Investment Decisions in Retirement: The Role of Subjective Expectations
The rapid transition from defined benefit (DB) pension plans to defined contribution (DC) plans has a potential benefit of offering pension holders greater control over how their pension accumulations are invested. If pension holders are willing to take some risk, investments in the stock market could increase their economic preparation for retirement, and, indeed, economic theory as well as the typical advice of financial advisors calls for stock market investments. Yet, the rate of stock holding is much below what theory suggests it should be, undoing any benefit associated with the greater control coming from DC plans. The leading explanations for this under-investing include excessive risk aversion, costs of entry, and misperceptions about possible returns in the stock market. We show that excessive risk aversion is not able to account for the low fraction of stock holding. However, a model with heterogeneous subjective expectations about stock market returns is able to account for low stock market participation, and tracks the share of risky assets conditional on participation reasonably well. Based on the model with subjective expectations, we estimate a welfare loss of up to 12% compared to investment under rational expectations, if actual returns follow the same distribution as in the past 50 years. The policy implication is that there is considerable scope for welfare improvement as a result of consumer education regarding stock market returns. However, the welfare loss is much smaller if individuals are not very risk averse or if actual returns follow the same distribution as in the past 10 years.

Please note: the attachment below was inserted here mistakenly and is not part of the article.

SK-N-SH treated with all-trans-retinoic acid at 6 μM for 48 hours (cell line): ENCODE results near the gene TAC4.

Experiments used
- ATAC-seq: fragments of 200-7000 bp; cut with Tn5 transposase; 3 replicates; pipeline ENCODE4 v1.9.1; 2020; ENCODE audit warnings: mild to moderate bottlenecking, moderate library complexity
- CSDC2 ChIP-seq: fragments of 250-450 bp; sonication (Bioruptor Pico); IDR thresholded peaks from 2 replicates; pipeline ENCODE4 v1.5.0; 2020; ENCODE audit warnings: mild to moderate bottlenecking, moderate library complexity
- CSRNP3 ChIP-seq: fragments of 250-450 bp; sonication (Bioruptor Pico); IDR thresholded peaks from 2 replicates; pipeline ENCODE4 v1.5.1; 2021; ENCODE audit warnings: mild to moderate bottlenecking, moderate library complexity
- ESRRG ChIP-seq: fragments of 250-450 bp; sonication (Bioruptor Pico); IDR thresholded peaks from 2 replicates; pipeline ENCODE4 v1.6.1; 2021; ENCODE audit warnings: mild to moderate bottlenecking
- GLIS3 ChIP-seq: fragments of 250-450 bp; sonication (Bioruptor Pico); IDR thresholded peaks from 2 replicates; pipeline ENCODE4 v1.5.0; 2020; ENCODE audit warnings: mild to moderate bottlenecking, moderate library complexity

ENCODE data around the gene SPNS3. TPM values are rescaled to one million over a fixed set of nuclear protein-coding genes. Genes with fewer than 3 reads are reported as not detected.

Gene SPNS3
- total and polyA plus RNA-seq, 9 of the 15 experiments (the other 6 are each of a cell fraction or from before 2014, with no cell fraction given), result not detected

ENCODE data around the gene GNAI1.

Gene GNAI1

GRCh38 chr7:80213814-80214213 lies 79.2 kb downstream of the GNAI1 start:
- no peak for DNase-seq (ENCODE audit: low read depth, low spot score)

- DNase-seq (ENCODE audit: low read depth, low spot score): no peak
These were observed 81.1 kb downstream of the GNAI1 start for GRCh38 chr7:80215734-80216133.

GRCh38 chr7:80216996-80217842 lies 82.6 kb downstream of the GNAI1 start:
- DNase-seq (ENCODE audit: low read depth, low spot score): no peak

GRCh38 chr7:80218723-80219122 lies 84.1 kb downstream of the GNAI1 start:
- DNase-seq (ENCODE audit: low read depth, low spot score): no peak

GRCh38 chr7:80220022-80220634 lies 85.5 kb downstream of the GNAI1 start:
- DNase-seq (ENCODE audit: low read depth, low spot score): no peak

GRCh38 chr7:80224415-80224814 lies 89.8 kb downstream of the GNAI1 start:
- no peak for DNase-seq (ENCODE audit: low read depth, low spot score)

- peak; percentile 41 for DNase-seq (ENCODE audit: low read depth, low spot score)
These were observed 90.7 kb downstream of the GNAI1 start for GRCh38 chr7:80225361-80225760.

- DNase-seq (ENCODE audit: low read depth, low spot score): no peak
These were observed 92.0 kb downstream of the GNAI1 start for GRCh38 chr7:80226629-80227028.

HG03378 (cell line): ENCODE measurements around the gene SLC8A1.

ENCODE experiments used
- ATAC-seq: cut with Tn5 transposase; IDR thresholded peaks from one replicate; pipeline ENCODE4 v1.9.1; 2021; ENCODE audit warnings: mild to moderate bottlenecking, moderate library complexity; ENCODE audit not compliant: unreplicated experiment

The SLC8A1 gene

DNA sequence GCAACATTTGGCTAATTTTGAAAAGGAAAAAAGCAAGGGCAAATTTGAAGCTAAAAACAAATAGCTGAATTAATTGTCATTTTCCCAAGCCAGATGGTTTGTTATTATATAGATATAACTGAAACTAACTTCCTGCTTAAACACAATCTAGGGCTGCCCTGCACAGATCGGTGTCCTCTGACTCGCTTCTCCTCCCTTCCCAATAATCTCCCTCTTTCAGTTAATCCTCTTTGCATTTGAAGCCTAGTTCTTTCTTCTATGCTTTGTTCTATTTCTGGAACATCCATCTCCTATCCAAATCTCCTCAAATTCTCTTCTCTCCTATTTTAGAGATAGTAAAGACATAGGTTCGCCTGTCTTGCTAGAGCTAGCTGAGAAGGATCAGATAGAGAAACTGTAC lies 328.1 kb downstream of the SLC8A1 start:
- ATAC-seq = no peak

- An economic model that allows individuals to have different beliefs about stock market returns than the average of the past 50 years represents individuals’ investment behavior better than a typical “rational” economic model.
- If stock market returns are, on average, as they were in the past 50 years, individuals incur a welfare loss of up to 12%, depending on risk aversion.
- If stock market returns are, on average, as they were in the past 10 years, individuals on average invest near-optimally.
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- UM12-13: Investment Decisions in Retirement: the role of expectations, health risk and pension benefits
Paper IDWP 2012-274